2022 Film Jury

On 10 and 11 September 2022 the jury convened to select the Award-winning films for the 12th Dutch Mountain Film Festival. This year’s jury was comprised of Kesang Tseten, Marcia Luyten and Philip Simons and they made their selection from more than 150 mountain films submitted for the festival. The winners will be announced at the Awards Show on Friday 4 November.

The winning films (and many more) will be screened in Heerlen and Aachen during our festival from 1 to 6 November 2022.

Kesang Tseten

For more than two decades Kesang Tseten has been making documentaries about the Himalayan region and these have been regularly shown at international film festivals. Amongst his films are the prize-winning Who will be a Gurkha, Trembling Mountain and Saving Doma, a trilogy about Nepalese migrant workers in the Gulf States (In Search of the Riyal, The Desert Eats Us), We Corner People and On the road with the red god: Machhendranath. He has received grants from Jan Vrijman, IDFA Bertha Fund and the Sundance Documentary Institute. He has been a visiting scholar at Dartmouth College and New York University. He wrote the original screenplay for the feature film Mukundo, the first ever Nepalese entry for the Academy Awards, and KARMA, and is currently working on a Nepalese film adaptation of Les Miserables. He graduated from Dr Graham's School in India, Amherst College and Columbia University.

Marcia Luyten

Marcia Luyten is a journalist, writer and presenter. Luyten is columnist for Dutch national daily de Volkskrant and features as one of the presenters of Met het Oog op Morgen, a Dutch radio show. For six years she presented Buitenhof, the interview and panel programme broadcast on the NPO, the main news and current affairs channel in the Netherlands. She wrote Máxima Zorreguieta, Moederland, a biography of the young Queen Máxima. Het Geluk van Limburg, is a bestseller relating the saga of the Vindersen family in the boom and bust years of the Dutch coalmining industry. Politics-related books include Ziende Blind, and Dag Afrika and Witte Geef Geld about Africa. (photo: Keke Keukelaar)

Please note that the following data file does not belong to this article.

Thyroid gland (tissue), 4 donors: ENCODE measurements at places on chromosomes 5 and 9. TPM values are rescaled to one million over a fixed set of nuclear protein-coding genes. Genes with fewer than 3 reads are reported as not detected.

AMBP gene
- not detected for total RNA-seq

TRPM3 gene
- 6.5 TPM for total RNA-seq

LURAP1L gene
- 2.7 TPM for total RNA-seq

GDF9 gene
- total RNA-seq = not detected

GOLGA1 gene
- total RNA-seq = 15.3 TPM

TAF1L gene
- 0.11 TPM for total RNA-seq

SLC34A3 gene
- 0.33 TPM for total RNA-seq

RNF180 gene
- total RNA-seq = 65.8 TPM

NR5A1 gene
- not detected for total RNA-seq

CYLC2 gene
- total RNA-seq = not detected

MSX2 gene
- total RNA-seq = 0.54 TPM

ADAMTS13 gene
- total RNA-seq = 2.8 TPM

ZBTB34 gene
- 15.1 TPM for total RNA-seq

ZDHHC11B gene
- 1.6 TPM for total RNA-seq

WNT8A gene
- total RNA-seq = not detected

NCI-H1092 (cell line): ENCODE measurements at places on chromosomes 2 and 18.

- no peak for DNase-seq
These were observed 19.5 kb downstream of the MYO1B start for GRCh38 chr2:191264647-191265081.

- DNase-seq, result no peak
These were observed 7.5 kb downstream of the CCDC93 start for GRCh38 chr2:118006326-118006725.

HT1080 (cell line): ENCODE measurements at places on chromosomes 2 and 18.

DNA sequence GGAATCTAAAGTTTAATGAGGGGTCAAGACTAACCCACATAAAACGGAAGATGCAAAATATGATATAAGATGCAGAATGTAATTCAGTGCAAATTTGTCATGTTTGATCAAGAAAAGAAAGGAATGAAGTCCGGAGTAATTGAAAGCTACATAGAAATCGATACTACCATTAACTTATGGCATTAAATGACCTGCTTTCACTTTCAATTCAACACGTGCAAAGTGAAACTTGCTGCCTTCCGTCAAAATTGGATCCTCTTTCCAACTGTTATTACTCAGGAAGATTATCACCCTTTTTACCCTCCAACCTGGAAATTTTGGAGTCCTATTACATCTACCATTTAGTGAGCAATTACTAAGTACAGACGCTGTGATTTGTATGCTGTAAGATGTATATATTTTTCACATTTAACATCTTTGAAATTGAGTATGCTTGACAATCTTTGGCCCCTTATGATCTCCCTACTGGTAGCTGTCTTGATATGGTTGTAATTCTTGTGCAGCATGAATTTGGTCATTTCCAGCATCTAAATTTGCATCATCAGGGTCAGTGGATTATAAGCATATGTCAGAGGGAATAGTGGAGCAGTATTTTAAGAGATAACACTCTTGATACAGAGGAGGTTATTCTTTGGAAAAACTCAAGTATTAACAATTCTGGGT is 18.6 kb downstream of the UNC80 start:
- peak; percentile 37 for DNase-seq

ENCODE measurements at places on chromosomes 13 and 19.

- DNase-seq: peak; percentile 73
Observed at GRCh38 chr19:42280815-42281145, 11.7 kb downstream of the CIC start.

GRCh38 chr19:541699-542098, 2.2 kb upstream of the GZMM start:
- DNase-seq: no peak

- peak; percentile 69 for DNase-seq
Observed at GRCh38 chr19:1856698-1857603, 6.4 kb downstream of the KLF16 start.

Philip Simons

In his younger days Philip Simons admits to having been ‘quite obsessed with mountaineering’. Nowadays, he sticks to rockclimbing, moving from one secure anchor to the next. Otherwise he goes on mountain treks with his close friends, hiking from one hut to the next, or (preferably) sleeps out under the stars. ‘After all, that flat land of ours hasn’t quite got what it takes’.


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